Australian Mynah Bird control and removal
Australian Feral Management are continually researching new systems to control this feral bird which is now ranked in the top 100 most invasive species.
The Indian Mynah, bully of the bird world (also known as the Common mynah, Common myna, Indian myna) has earned the reputation of being one of the worst feral animals in Australia. It's likely that if you live in Sydney, Melbourne, north Queensland or Brisbane, you are already familiar with them.
Indian mynahs are easy to recognise. At approximately 25 cm tall and are mainly chocolate brown, with a black head and neck, and a yellow beak. Some Australians confuse them with the noisy miner, an indigenous Australian species which is about the same size. The noisy miner is a honey eater indigenous to Australia, while the Indian mynah is part of the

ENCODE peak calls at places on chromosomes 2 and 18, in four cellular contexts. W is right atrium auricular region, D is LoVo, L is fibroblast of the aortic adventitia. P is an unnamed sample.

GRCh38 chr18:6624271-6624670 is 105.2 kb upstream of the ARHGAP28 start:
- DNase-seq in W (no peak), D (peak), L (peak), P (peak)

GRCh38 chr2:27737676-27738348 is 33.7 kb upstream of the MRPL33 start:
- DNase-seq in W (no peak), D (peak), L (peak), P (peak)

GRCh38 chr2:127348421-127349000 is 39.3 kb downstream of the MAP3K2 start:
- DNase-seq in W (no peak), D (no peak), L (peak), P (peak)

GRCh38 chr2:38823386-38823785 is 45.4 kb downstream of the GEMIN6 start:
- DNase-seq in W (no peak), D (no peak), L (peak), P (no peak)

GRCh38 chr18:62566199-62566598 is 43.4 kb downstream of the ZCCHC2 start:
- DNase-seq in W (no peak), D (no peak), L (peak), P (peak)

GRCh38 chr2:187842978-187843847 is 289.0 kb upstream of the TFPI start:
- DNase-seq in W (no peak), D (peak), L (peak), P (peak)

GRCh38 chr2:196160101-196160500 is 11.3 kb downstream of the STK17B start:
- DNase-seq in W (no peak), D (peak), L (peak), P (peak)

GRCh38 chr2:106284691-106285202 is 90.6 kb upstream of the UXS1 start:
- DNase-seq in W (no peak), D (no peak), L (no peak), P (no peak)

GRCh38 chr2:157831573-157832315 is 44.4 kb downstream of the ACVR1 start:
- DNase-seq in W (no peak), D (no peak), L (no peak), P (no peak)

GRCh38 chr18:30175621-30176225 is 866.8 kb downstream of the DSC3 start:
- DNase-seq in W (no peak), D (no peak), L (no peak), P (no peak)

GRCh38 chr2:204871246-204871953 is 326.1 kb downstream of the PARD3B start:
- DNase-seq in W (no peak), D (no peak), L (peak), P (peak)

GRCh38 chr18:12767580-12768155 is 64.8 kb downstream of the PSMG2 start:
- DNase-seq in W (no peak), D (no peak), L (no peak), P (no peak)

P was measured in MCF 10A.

starling family and comes from India.
Mynahs carry bird mites and have the potential to carry avian-borne diseases that are dangerous to people, not to mention the huge number of droppings they leave under their communal roosting trees. Often gathering at night in numbers in excess of a thousand, these raucous birds can take over clumps of trees, especially around areas where lots of people go (where they encounter fewer predators) like shopping centres. In a short time their droppings can cover 100% of the ground and public seating under the trees.